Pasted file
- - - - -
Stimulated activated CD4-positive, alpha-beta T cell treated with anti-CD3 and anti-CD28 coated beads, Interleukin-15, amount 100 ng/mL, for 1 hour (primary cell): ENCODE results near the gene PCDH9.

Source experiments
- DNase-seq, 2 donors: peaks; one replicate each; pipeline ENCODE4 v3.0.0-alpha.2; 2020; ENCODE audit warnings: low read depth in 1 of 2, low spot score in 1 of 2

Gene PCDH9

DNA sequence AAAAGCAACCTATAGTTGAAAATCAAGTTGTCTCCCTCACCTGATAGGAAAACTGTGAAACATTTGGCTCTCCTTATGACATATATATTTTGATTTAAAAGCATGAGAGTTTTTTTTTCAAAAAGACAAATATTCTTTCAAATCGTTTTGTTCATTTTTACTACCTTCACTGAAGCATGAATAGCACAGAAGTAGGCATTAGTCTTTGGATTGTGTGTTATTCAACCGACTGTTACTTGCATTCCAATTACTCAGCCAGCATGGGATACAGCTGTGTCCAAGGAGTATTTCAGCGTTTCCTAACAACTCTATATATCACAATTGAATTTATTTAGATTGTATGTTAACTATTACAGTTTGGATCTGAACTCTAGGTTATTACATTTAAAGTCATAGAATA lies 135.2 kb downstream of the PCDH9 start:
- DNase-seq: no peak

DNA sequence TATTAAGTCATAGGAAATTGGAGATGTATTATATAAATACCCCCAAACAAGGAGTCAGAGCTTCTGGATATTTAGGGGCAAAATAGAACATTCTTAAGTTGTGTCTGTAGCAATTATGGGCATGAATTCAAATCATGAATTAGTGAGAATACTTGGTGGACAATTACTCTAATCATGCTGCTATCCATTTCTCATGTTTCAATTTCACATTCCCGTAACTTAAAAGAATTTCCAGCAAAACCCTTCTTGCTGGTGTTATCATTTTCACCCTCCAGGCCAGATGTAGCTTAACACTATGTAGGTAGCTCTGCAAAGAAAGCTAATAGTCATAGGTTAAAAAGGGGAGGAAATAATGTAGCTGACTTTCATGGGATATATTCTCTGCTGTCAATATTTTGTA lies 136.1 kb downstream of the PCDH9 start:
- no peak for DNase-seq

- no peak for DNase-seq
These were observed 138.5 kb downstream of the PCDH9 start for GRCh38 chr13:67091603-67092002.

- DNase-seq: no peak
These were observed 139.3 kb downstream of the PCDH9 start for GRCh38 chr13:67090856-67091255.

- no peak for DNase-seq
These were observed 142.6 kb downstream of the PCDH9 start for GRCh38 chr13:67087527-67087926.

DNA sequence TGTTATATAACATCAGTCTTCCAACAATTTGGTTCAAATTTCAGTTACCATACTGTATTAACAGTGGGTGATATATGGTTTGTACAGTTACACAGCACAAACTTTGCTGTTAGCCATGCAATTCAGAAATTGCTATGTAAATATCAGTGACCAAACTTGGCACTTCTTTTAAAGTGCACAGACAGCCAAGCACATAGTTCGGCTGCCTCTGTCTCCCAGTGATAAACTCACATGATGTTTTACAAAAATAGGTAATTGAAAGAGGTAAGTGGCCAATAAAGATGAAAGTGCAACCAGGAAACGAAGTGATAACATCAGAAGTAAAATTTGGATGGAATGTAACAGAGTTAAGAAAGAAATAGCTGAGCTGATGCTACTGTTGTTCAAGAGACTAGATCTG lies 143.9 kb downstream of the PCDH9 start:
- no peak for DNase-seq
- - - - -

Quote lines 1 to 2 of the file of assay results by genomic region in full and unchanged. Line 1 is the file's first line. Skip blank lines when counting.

Stimulated activated CD4-positive, alpha-beta T cell treated with anti-CD3 and anti-CD28 coated beads, Interleukin-15, amount 100 ng/mL, for 1 hour (primary cell): ENCODE results near the gene PCDH9.

Source experiments